Tetrahydrocannabinolic Acid or THCA is a raw, unheated compound in freshly-harvested cannabis plants. Like other cannabinoids in the C. Sativa, THCA works in the body to relieve pain, inflammation, and also for treating symptoms of conditions such as seizures and arthritis. THCA has been closely compared to THC. However, while tetrahydrocannabinol or THC is the main psychoactive ingredient found in the Sativa plant, THCA is non-psychoactive and will not cause a “high” feeling.
What is tetrahydrocannabinolic acid and what does it do?
Tetrahydrocannabinolic acid synthase is the enzyme responsible for the production of THC and is often referred to as its precursor. Both THCA and THC have similar chemical compositions but THCA has one other carboxyl group. THCA is a cannabinoid acid that is converted to its non-acidic form, THC through a process known as decarboxylation, a chemical reaction that uses heat or light that removes one group of carboxylic acids, altering the THC chemical structure.
The CB1 and CB2 receptors in the endocannabinoid system (ECS) play a role in regulating functions in the body like mood, sleep, memory, and pain. The “high” effect of THC is because it binds to the CB1 receptors mostly found in the brain and central nervous system. However, unlike THC, THCA doesn’t bind effectively with these receptors. This is because of the three-dimensional shape of the THCA molecule. It is also larger and can’t fit into the CB1 receptor. This means that THCA will not get you high.
Does THCA have good health benefits?
There is limited research on THCA and its effects but preliminary research suggest that THCA has anti-inflammatory properties, neuroprotective properties, anti-emetic properties, anti-proliferative properties, and can be an effective treatment for conditions such as:
- Treatment of Lupus and Arthritis. A study was published by the Biological and Pharmaceutical Bulletin wherein they found that THC along with six other major cannabinoids from the C. Sativa has anti-inflammatory properties that can help treat conditions like lupus and arthritis.
- Relief from Nausea. A study was published by the British Journal of Pharmacology and found that THCA appears to be an anti-emetic and can be a therapeutic treatment for nausea and vomiting. It was also mentioned that it may be a more effective treatment as it does not cause psychoactive effects.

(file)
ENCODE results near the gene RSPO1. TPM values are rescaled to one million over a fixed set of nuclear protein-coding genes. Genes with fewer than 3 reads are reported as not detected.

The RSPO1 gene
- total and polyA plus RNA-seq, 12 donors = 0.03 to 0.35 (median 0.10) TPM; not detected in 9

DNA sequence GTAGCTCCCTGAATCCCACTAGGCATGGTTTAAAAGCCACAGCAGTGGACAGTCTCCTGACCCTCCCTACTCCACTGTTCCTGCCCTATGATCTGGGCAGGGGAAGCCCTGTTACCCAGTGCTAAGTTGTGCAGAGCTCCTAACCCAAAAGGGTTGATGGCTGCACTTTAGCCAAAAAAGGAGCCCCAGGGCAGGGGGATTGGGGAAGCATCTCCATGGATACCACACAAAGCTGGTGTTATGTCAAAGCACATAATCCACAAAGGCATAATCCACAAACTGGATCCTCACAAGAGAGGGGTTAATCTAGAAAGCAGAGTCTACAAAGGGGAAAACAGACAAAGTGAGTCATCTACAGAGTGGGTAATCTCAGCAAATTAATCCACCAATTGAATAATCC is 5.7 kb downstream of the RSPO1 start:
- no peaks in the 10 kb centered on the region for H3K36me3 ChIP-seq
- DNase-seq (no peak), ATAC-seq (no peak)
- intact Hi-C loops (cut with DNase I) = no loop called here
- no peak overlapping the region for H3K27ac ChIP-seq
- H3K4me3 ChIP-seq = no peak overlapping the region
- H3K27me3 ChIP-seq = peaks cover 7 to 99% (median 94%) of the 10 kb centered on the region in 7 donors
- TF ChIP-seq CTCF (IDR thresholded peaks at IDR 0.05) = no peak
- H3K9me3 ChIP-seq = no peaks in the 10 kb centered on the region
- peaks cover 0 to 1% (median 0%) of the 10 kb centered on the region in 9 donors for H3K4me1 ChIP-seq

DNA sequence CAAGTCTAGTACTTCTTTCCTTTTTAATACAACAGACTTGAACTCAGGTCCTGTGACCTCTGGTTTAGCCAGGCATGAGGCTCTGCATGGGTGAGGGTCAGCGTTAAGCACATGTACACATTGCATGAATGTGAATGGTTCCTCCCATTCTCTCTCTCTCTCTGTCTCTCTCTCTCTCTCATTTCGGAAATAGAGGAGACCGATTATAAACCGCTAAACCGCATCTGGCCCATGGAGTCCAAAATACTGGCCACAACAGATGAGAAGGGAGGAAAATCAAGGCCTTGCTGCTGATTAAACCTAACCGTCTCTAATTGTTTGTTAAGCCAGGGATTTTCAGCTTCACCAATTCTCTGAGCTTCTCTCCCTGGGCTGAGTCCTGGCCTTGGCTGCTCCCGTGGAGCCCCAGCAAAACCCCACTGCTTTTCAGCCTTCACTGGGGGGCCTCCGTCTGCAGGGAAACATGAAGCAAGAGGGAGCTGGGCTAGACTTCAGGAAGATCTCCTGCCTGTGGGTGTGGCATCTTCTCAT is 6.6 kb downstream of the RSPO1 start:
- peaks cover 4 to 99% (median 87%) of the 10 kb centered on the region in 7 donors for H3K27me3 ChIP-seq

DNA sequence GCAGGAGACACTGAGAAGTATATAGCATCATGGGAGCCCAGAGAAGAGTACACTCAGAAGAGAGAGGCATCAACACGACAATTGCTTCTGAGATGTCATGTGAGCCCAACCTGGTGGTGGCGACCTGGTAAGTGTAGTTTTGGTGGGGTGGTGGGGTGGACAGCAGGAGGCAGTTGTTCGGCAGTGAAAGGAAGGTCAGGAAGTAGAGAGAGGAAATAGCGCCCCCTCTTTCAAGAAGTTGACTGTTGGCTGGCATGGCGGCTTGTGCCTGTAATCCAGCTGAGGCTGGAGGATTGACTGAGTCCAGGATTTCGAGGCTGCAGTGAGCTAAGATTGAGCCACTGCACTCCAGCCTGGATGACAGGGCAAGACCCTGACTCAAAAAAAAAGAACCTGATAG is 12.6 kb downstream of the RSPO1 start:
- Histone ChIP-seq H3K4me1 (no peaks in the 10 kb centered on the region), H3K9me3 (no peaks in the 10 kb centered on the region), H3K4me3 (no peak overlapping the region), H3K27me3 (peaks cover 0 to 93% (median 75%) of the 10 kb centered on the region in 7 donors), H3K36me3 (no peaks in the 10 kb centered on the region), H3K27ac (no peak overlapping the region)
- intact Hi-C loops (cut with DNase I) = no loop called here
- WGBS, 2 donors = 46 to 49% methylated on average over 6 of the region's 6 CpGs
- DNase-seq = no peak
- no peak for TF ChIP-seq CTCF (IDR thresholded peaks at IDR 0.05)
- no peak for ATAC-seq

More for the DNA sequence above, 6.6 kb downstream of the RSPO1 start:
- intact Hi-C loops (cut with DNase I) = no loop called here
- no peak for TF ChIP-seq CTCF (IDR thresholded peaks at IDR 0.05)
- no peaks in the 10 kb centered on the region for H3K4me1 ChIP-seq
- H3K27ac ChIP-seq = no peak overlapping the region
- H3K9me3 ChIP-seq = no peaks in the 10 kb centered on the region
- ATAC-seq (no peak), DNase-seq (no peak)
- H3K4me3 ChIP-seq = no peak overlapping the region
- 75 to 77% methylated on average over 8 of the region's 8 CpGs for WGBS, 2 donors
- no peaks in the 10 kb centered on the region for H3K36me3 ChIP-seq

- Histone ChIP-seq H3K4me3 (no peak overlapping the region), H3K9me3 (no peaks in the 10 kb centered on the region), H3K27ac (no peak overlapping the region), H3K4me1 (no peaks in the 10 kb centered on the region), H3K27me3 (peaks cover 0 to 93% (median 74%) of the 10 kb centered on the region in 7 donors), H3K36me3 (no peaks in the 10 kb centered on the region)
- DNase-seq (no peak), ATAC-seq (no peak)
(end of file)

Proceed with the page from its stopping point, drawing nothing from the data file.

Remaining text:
- Treatment of Cancer. A study was published by the Journal of Pancreatic Cancer found that cannabinoids derived from THCA have anticancer effects and may decrease pancreatic tumour cells without producing unwanted psychotropic effects.
THC vs THCA
THCA has been closely compared to THC because they have similar chemical compositions, but they provide different effects and benefits. THC binds with the CB1 receptor resulting in a euphoric effect. Since THCA does not bind well to the same receptor, its therapeutic potential is different, mostly because it binds with the CB2 receptors responsible for regulating immune signalling and inflammatory responses in the body. THCA has also been found to protect the leaves of C. Sativa plants from harmful UV-B light radiation.
In what part of the cannabis plant can you find THCA?
THCA is found in the trichome resin glands on the surface of the leaves and flowers of C. Sativa plants. One research suggested that THCA produces necrosis in cannabis leaves. When the Sativa plant secretes chemicals into its leaves, it causes cells to die. This means that THCA can be an external immune system that allows the plant to prune itself and recycle the nutrients to other parts of the plant.
Does THCA’s relationship with THC make it Illegal in the UK?
Under the Misuse Drugs Act of 1971, it is illegal to grow, possess, and distribute cannabis in the UK as most cannabis products contain more than 0.3% THC, causing a high effect on consumers. There are no clear specifications about other cannabinoids so we can assume that THCA is also not legal in the UK. Currently, the only cannabinoid legal in the country is Cannabidiol or CBD as they only contain the legal amount of THC which is less than 0.3%.
THCA is one of the cannabinoids found in cannabis plants that is being studied for its potential health benefits. Though it is an unprocessed form of THC, it won’t give you a “high” effect the way that THC can as it doesn’t interact with the same cannabinoid receptors. Some of the known benefits of THCA include reducing inflammation and fighting nausea as it interacts with the receptor responsible for regulating functions in the body.
However, there is still limited research on the compound THCA and its full potential. Understanding the plant’s properties and how they interact with our cannabinoid receptors is important to achieve its full effects and avoid adverse side effects. If you are studying THC you can find more useful reference material online PubMed Europe PMC Abstract as well as supplementary material.